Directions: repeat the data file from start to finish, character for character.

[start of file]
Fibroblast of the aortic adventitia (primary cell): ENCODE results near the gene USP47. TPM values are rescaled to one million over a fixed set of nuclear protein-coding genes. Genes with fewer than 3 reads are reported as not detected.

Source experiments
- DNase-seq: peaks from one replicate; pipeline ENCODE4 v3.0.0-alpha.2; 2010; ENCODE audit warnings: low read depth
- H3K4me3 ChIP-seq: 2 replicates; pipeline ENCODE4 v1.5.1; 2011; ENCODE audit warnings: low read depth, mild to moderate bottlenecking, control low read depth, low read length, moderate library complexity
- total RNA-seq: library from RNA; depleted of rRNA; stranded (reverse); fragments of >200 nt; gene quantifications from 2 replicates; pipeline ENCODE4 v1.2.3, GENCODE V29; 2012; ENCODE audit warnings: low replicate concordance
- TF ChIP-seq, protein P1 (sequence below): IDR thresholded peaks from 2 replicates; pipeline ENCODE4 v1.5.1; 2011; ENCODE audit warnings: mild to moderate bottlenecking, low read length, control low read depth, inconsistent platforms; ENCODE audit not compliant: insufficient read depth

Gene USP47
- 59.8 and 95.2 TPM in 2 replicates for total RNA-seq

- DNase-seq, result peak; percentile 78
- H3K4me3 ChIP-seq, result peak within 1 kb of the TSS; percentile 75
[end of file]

Fibroblast of the aortic adventitia (primary cell): ENCODE results near the gene USP47. TPM values are rescaled to one million over a fixed set of nuclear protein-coding genes. Genes with fewer than 3 reads are reported as not detected.

Source experiments
- DNase-seq: peaks from one replicate; pipeline ENCODE4 v3.0.0-alpha.2; 2010; ENCODE audit warnings: low read depth
- H3K4me3 ChIP-seq: 2 replicates; pipeline ENCODE4 v1.5.1; 2011; ENCODE audit warnings: low read depth, mild to moderate bottlenecking, control low read depth, low read length, moderate library complexity
- total RNA-seq: library from RNA; depleted of rRNA; stranded (reverse); fragments of >200 nt; gene quantifications from 2 replicates; pipeline ENCODE4 v1.2.3, GENCODE V29; 2012; ENCODE audit warnings: low replicate concordance
- TF ChIP-seq, protein P1 (sequence below): IDR thresholded peaks from 2 replicates; pipeline ENCODE4 v1.5.1; 2011; ENCODE audit warnings: mild to moderate bottlenecking, low read length, control low read depth, inconsistent platforms; ENCODE audit not compliant: insufficient read depth

Gene USP47
- 59.8 and 95.2 TPM in 2 replicates for total RNA-seq

- DNase-seq, result peak; percentile 78
- H3K4me3 ChIP-seq, result peak within 1 kb of the TSS; percentile 75